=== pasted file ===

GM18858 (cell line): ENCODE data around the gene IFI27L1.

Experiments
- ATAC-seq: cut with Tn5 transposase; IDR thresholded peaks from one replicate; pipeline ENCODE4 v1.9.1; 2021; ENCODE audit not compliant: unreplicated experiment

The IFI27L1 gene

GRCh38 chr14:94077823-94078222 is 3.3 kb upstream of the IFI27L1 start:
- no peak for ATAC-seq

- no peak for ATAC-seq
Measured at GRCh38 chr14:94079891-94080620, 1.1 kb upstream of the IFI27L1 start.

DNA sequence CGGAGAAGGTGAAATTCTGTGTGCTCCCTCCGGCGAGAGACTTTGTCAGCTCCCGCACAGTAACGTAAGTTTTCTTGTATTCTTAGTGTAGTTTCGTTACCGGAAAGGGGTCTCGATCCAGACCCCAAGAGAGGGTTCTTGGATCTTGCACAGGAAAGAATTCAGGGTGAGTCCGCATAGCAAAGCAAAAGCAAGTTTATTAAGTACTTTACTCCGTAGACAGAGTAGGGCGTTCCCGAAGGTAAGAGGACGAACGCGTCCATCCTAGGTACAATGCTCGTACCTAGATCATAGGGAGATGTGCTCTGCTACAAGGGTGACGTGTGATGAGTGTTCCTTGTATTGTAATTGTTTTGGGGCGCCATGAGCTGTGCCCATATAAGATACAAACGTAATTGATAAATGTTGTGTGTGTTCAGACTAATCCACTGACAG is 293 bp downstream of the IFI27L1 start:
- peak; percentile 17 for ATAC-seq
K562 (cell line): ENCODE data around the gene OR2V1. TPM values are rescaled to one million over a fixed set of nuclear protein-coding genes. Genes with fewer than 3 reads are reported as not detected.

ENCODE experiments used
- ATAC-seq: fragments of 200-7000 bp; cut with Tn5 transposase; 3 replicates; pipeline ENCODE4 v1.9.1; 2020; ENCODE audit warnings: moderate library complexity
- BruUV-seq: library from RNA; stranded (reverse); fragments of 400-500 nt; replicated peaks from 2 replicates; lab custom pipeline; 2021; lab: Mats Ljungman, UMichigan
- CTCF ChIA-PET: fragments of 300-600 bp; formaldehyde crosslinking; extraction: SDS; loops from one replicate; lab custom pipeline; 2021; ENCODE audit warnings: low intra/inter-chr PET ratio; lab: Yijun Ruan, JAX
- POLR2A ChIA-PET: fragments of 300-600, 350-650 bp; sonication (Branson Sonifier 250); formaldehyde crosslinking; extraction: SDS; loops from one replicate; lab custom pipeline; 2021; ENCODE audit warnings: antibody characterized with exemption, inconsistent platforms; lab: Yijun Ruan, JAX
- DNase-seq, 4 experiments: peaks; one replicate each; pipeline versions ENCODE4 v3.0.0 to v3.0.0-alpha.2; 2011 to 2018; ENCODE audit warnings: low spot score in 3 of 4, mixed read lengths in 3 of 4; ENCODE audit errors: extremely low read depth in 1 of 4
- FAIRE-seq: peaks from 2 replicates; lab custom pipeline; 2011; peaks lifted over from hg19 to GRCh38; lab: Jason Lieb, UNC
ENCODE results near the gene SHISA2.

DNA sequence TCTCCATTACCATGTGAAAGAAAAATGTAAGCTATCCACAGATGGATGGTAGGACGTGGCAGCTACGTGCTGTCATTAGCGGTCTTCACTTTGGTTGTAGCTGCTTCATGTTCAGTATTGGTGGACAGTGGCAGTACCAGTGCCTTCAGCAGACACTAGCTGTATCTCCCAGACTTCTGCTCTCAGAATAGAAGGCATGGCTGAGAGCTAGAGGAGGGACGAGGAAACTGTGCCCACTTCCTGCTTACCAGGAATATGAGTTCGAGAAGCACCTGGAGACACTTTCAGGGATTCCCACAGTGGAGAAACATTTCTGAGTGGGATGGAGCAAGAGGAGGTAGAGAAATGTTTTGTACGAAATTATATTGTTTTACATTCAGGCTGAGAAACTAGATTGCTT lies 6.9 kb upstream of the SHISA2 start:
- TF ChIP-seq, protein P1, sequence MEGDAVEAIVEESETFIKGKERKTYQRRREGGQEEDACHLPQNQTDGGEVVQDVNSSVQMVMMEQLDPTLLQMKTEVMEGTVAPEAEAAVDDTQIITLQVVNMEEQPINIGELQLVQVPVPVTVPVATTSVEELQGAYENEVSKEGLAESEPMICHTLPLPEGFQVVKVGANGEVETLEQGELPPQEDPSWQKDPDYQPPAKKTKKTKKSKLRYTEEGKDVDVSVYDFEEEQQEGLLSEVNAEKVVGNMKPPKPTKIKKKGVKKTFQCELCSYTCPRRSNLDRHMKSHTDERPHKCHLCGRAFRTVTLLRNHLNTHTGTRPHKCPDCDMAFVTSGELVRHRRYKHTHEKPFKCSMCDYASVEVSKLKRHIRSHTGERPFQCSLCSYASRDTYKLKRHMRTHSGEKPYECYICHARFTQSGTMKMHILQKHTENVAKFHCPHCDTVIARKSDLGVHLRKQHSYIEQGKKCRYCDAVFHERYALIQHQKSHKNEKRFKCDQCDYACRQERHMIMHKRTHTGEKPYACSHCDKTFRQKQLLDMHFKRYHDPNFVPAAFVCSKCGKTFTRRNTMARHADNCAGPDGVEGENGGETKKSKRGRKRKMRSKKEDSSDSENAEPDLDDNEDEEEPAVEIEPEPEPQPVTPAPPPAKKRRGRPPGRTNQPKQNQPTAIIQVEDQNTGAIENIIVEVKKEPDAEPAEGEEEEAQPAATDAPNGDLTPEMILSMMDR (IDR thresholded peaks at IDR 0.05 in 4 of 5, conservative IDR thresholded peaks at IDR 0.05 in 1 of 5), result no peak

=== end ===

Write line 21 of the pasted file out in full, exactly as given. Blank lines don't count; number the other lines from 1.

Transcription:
- TF ChIP-seq, protein P1, sequence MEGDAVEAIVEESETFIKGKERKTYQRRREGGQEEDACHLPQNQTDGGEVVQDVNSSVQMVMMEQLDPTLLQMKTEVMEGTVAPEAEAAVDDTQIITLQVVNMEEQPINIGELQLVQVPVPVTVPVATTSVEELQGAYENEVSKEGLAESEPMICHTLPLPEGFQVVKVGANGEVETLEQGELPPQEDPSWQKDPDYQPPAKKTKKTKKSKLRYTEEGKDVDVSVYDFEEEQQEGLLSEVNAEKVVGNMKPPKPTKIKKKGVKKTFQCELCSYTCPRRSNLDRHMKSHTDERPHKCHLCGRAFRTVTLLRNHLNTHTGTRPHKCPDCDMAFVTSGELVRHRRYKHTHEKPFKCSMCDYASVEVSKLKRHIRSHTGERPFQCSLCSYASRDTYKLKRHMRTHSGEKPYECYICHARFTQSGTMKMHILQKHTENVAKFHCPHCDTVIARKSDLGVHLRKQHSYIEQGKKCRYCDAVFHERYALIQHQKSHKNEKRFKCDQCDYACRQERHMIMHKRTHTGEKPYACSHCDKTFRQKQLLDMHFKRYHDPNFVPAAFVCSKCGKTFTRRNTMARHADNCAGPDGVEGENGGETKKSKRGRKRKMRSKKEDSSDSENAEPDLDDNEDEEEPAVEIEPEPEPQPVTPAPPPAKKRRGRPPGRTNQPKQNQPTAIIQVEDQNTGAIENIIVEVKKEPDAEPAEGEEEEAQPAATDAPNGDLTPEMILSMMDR (IDR thresholded peaks at IDR 0.05 in 4 of 5, conservative IDR thresholded peaks at IDR 0.05 in 1 of 5), result no peak